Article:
The first, and perhaps most important, question people asked when they are diagnosed with pre-diabetes or diabetes is:
WHAT CAN I EAT?
As a physician, I know that I can’t possibly teach a patient everything about good nutrition in the 30 minute doctor’s visit. So I came up with a couple simple rules to get people started.
1) No more regular soda, no more juices. Juices may sound healthy but they are loaded with free sugar. And with the sweet tea craze going on right now, sweet tea is definitely off the list as well.
2) Limited portions of the white foods: pasta, rice, potatoes, and bread
3) Make sure your plate has color: unprocessed fruits and vegetables bring lots of color to a plate, make your plate pretty! If everything is white and yellow, you have a problem.
4) You can have the occasional cookie or slice of cake, but only if you are dressed up for a special event. Women must have hose, heels and hats, men must have suits, ties and shiny dress shoes.
And then I send people to the nutritionist and dietician for the more extensive discussions.
But I agree with Chef Karl….telling people substitutions is so unsatisfying. Anyone who tells me to substitute cottage cheese for ricotta cheese in my lasagna or use low fat cheese for my mac n cheese, has clearly never tried it!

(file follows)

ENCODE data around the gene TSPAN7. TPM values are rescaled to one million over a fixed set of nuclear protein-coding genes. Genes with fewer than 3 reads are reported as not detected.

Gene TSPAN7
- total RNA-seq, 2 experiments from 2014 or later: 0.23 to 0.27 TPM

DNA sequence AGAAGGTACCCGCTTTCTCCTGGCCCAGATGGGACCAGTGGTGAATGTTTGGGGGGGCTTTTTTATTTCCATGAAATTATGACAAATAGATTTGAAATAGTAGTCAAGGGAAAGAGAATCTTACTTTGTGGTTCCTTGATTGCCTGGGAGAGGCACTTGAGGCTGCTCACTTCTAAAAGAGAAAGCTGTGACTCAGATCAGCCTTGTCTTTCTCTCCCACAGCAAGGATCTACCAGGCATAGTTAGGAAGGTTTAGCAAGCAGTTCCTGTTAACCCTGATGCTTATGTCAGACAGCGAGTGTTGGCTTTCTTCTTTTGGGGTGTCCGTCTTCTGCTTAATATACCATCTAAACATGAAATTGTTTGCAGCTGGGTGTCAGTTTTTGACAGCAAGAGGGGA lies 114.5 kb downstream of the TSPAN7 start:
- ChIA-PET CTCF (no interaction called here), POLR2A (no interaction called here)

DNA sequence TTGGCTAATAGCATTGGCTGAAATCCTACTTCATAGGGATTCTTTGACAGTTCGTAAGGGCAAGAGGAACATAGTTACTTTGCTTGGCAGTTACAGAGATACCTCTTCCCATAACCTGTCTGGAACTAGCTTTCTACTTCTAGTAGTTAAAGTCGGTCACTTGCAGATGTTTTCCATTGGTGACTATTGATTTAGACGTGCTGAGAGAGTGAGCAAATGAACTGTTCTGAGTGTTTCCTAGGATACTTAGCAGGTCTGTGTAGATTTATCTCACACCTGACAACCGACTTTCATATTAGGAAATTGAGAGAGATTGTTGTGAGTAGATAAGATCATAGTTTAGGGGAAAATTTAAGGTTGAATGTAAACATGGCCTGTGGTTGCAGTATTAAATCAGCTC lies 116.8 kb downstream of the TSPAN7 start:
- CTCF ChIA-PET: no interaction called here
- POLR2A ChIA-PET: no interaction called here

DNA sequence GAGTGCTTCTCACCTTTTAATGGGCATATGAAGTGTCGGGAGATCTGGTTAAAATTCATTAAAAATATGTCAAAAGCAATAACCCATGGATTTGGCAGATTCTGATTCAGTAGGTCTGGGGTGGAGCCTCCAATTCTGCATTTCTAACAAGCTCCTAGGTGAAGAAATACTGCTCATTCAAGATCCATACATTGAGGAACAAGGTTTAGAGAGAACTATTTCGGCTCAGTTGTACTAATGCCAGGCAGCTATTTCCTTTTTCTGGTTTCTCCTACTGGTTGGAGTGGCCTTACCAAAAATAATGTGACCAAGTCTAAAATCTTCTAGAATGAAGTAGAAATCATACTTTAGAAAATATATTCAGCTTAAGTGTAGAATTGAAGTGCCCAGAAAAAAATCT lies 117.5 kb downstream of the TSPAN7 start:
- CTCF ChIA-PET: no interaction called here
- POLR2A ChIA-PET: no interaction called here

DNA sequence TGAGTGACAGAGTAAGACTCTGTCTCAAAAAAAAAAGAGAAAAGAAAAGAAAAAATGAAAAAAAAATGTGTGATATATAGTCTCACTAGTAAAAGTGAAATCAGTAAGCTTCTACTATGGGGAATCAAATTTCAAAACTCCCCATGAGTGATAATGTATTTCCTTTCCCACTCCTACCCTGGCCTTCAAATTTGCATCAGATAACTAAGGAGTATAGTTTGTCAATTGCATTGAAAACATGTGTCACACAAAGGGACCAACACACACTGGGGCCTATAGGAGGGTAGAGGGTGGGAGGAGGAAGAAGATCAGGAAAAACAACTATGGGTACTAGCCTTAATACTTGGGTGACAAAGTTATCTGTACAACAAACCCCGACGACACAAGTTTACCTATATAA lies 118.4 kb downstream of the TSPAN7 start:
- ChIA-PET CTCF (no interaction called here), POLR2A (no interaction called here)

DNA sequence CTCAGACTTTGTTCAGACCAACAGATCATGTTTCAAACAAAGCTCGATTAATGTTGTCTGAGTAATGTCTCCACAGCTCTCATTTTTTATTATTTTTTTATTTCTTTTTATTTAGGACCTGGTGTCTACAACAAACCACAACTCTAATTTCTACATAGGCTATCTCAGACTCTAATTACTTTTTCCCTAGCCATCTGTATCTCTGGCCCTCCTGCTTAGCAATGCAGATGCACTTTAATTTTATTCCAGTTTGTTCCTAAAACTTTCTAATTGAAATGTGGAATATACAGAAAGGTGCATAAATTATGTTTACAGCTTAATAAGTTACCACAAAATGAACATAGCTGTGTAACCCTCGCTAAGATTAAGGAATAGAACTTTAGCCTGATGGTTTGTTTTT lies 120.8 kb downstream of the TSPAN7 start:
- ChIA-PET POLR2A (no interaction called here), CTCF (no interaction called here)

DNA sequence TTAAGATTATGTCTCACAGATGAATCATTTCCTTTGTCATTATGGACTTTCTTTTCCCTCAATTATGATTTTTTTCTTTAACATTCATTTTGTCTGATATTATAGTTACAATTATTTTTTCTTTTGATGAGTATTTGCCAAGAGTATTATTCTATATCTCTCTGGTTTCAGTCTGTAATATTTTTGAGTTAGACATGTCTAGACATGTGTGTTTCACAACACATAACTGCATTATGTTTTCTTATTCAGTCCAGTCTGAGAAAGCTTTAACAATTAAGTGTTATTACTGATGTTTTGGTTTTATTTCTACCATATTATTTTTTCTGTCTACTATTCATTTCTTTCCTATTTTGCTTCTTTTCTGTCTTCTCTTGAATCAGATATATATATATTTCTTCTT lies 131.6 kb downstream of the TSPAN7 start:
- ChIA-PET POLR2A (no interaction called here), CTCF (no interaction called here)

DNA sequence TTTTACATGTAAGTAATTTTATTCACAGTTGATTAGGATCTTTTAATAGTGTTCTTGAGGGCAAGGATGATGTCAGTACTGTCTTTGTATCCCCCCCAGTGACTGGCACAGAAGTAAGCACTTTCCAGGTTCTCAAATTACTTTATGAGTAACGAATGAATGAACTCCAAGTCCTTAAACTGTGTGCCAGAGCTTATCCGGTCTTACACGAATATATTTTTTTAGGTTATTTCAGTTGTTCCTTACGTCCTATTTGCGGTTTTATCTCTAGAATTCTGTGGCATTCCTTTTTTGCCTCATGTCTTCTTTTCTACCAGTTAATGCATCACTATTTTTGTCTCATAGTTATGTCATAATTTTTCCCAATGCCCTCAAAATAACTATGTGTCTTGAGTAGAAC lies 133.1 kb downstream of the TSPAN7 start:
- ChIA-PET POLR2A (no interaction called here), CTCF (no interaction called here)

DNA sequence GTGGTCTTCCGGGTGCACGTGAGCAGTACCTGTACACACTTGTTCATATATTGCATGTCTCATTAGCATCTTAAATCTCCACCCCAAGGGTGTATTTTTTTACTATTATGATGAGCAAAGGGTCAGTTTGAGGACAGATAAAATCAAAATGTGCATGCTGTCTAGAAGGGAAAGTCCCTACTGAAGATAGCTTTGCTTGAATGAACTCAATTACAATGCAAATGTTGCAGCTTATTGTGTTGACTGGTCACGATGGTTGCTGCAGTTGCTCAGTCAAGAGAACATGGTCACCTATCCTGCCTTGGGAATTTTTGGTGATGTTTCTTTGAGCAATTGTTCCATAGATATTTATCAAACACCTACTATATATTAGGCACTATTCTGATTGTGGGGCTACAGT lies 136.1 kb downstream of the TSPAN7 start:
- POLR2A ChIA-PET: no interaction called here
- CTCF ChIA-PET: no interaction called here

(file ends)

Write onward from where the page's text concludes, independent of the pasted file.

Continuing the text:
Finding new patterns of eating is important and a continuing life-time challenge.
Everyone remembers the old advice “Drink 8 glasses of water a day”.
And while experts may disagree on how much water the body really needs over the course of a day, water is a essential part of a diabetic diet.
First, sometimes when the body is thirsty for water, your body sends a signal that your hungry. So people are eating calories when what their body really wants is liquid.
Second, diabetics are at a higher risk of kidney damage, keeping well hydrated helps lower the stress on the kidney.
And for those days when you may over do it with the sugar, water helps get the blood sugar down faster and replenishes fluids that you may have lost from the high sugar load getting removed from the body through urine.
Finally, water helps you lose weight. Even a modest amount of weight loss can provide major benefits for diabetics and water is an easy way to help you feel full.
Wine and Chocolate
I’ve noted that Karl has had a glass of wine on a couple of days. And he must of known we would notice the piece of chocolate.
It seems like every day I read about a new study touting the benefits of wine and chocolate!
Wine and sweets can be integrated into a daily But just remember, everything in moderation. One glass of wine, not a goblet, but a glass. One small square of chocolate, not a whole chocolate bar and dark chocolate is better than milk chocolate which has more sugar.
But it is important to remember as a diabetic that both alcohol and chocolate contain a significant amount of sugar and should be used sparingly as part of a diabetic diet.